Council Members, who are part of the ‘Hood Caucus,’ roll out plan to tackle social media usage and gun violence

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A group of New York City Council Members representing southeast Queens and the Bronx has introduced a package of bills that aims to address social media addiction and gun violence. 

The bills call on the city to study the effects of social media on the mental health of adolescents; develop violence prevention programs for young New Yorkers; and establish a non-emergency gun violence hotline.

The legislators, who are part of the so-called “Hood Caucus,” have introduced three bills as part of their core mission to address systemic disparities affecting neighborhoods of color across New York City.  The members who have introduced the bills as part of the package include Althea Stevens (D-16), Nantasha Williams (D-27), and Kevin Riley(D-12), all part of the Hood Caucus.

Stevens, who represents the South Bronx, introduced legislation that would mandate the city to study the effects of social media on the mental health of youngsters. Her legislation is based on studies that show the correlation between social isolation caused by social media use and the negative impact on adolescent mental health.

Stevens believes the legislation mandating the study would help the city find ways that could lessen the harmful effects minors face using social media and promote healthier online habits. “It is imperative that we take proactive measures to safeguard the mental health of our youth and ensure that they have the tools and support they need to navigate the digital landscape safely,” she said.

Council Member Stevens met with youth within District 16 to discuss civic engagement Courtesy of Office Of Council Member Nantasha Williams

Williams, who represents southeast Queens, has introduced a bill that would require the creation of a database that documents the relationship between social media and in-person altercations among adolescents. The database results would be used to develop violence prevention programs and address the root cause of violent outbursts.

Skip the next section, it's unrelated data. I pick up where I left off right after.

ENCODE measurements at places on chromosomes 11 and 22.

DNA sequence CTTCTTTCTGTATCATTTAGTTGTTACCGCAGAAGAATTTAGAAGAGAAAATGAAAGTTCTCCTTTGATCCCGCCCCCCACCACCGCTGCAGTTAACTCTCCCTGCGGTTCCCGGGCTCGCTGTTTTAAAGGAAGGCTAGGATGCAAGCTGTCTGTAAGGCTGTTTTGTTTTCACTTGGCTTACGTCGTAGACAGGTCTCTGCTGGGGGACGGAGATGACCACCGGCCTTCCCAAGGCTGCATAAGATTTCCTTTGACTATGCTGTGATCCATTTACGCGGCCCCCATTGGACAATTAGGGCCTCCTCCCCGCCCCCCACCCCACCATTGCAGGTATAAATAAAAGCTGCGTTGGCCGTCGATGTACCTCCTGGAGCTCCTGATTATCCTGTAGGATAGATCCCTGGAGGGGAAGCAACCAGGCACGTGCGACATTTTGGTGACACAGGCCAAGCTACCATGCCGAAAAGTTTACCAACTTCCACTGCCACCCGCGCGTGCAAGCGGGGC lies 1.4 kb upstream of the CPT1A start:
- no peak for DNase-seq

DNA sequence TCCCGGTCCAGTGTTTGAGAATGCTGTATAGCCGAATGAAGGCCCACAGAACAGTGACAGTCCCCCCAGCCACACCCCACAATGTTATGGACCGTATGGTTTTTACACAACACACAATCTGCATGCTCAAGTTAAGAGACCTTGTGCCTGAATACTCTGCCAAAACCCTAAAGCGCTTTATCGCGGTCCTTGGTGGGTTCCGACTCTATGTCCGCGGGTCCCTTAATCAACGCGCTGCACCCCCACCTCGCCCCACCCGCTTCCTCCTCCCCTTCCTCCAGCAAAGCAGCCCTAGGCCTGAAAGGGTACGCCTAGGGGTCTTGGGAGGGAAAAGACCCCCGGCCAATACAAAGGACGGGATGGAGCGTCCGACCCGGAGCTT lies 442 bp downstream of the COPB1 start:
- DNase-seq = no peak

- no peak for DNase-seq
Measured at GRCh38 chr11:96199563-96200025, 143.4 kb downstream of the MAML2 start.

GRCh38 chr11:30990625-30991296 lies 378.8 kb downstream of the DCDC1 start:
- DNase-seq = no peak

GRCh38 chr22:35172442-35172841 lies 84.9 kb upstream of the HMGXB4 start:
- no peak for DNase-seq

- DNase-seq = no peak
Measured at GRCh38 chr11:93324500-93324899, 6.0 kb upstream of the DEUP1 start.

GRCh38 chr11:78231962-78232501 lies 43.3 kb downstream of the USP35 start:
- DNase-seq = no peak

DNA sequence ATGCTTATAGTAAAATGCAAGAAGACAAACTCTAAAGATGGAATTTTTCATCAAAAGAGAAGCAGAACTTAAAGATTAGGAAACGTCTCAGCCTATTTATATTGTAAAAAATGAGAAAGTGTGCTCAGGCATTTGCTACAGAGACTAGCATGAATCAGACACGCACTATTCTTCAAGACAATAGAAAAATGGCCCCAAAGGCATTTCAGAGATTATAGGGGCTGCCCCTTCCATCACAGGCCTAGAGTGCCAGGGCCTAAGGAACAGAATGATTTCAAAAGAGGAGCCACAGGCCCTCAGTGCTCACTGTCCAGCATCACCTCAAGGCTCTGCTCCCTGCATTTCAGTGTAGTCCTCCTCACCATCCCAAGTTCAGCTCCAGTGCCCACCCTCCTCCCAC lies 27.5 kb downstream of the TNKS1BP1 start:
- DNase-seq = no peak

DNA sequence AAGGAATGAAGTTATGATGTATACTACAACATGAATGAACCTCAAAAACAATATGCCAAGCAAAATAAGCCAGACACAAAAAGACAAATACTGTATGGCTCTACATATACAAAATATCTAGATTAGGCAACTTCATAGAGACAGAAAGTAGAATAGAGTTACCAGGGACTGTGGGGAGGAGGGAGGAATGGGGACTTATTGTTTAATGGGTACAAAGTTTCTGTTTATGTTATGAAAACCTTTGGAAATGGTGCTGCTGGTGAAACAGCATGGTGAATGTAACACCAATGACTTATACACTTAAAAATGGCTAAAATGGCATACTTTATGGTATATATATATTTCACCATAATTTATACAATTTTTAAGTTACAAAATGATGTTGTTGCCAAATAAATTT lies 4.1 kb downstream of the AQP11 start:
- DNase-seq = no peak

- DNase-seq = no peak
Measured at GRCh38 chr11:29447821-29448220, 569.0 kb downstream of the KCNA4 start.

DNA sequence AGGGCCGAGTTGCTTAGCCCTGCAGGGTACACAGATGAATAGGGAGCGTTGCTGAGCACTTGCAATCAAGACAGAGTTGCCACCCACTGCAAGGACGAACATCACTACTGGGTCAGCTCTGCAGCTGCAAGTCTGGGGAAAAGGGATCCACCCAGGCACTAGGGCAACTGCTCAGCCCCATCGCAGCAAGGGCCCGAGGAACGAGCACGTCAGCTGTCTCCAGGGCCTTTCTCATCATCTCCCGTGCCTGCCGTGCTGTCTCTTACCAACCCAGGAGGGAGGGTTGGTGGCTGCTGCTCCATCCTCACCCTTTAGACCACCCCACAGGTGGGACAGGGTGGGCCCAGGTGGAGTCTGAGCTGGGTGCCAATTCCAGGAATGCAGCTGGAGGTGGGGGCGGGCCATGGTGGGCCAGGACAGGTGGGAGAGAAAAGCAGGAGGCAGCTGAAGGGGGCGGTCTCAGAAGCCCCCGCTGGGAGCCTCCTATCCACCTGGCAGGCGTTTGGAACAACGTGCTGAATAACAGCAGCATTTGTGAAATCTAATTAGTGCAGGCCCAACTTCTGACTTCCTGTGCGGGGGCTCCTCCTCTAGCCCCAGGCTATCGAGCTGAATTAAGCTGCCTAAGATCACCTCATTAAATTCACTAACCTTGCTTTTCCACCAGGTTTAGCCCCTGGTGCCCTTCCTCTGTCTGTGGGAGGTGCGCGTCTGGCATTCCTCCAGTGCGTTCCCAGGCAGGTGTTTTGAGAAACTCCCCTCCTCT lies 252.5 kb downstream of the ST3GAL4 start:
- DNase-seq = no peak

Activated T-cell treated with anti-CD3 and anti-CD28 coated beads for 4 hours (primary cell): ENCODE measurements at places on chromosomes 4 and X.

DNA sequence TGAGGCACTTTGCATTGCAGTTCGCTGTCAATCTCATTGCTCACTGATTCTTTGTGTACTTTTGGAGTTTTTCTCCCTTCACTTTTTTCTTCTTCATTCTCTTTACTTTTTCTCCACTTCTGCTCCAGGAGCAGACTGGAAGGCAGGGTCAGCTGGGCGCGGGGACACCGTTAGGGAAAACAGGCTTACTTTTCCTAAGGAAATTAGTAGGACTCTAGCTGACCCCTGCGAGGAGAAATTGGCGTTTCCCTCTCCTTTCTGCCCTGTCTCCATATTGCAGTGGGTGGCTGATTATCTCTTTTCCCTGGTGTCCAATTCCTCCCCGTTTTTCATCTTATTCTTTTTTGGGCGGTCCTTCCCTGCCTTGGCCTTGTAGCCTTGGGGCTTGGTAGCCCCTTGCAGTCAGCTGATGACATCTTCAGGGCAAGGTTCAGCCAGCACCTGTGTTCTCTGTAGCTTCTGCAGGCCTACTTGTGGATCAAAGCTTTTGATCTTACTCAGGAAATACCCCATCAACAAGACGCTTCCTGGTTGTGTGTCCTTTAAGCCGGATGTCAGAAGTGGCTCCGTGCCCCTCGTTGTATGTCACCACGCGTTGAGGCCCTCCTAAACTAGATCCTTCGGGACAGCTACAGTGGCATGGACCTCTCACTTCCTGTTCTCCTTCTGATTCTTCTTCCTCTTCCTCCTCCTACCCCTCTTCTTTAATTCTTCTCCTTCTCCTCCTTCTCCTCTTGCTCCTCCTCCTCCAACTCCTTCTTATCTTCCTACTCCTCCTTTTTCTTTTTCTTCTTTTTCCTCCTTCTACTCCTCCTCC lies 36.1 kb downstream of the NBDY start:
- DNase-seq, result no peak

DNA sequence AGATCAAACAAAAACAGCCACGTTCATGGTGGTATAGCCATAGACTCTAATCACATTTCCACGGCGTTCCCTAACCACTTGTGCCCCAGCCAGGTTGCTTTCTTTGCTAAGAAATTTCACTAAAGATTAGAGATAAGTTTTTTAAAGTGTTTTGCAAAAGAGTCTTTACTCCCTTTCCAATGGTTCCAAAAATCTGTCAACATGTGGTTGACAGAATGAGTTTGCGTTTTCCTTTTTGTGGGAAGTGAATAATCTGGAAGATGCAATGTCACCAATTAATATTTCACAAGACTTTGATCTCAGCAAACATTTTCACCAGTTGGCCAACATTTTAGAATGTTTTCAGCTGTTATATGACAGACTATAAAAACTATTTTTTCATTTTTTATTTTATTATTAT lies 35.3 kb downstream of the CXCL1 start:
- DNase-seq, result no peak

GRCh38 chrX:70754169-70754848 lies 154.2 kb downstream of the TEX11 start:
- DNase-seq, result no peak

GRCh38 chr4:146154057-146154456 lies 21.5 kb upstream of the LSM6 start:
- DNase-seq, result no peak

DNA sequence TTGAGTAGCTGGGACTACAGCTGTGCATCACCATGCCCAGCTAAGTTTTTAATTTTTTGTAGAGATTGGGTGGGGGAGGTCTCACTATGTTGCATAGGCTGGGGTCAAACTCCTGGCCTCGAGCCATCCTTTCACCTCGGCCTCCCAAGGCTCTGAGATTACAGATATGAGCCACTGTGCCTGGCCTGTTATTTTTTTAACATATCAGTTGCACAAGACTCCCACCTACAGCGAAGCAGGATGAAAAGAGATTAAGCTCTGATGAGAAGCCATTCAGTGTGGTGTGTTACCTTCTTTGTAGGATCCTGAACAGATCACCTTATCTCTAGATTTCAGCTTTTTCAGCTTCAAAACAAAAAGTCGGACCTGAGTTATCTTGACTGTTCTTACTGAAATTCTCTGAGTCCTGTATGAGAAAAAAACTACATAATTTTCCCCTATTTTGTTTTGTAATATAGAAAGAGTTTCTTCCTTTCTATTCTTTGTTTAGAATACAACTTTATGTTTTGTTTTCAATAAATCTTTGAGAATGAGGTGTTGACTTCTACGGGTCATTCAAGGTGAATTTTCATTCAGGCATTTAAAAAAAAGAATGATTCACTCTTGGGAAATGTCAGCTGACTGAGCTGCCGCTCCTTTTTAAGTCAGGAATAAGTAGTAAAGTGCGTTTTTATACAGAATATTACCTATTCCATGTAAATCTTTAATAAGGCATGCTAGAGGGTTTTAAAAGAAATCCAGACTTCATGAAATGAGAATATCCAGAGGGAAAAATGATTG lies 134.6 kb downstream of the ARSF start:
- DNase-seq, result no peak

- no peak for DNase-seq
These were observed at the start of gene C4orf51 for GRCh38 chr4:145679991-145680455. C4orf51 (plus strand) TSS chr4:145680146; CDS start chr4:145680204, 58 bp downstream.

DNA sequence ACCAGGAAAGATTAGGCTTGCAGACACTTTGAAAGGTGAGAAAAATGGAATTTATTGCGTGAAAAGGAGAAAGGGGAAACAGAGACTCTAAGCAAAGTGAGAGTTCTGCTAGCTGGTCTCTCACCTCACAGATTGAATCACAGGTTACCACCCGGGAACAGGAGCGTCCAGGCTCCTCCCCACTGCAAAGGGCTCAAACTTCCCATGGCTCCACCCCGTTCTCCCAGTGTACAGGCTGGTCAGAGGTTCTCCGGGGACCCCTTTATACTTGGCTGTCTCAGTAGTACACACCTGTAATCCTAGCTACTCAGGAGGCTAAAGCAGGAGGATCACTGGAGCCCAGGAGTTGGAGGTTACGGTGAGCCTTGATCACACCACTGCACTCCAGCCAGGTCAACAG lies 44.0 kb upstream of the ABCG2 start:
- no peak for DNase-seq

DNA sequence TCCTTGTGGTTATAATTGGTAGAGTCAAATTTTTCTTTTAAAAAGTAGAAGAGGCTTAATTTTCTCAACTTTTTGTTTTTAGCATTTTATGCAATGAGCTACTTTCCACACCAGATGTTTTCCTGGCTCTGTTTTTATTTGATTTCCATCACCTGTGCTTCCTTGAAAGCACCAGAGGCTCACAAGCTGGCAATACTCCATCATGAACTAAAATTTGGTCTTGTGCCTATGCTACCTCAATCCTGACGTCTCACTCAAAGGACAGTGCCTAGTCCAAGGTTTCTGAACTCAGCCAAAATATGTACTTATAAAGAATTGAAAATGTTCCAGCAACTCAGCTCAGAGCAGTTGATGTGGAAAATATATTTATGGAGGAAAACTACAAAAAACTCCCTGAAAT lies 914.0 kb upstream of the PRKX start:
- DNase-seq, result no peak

“This bill is a crucial step in addressing the intersection between social media and real-world violence. By conducting a thorough study, we can gain valuable insights into the factors driving conflicts among young people and develop effective strategies to address them,” she said. 

Riley, whose district includes the northeast section of Bronx, has introduced the third bill, which would establish a gun violence hotline outside of the 911 system. The non-emergency line would dispatch support services to people struggling with mental health issues related to gun violence. Officials would be required to hold public awareness campaigns about the hotline targeting young adults and submit yearly reports to evaluate the effectiveness of the hotline.

The council members believe the legislation is crucial in addressing violence that stems from online disputes— especially in communities of color.

“The crime rate in our Black and Brown communities is skyrocketing, and social media platforms often exacerbate these issues by providing avenues for the dissemination of violence,” Riley said.

The legislation is likely to get the backing of Mayor Eric Adams who is an outspoken critic of social media and what he says is its negative impact on adolescent mental health.

For instance, in February, the Adams administration announced it had filed a lawsuit against Tiktok, Instagram, Facebook, Snapchat, and YouTube, to “hold them accountable for their platform’s damaging influence of mental health of children.’’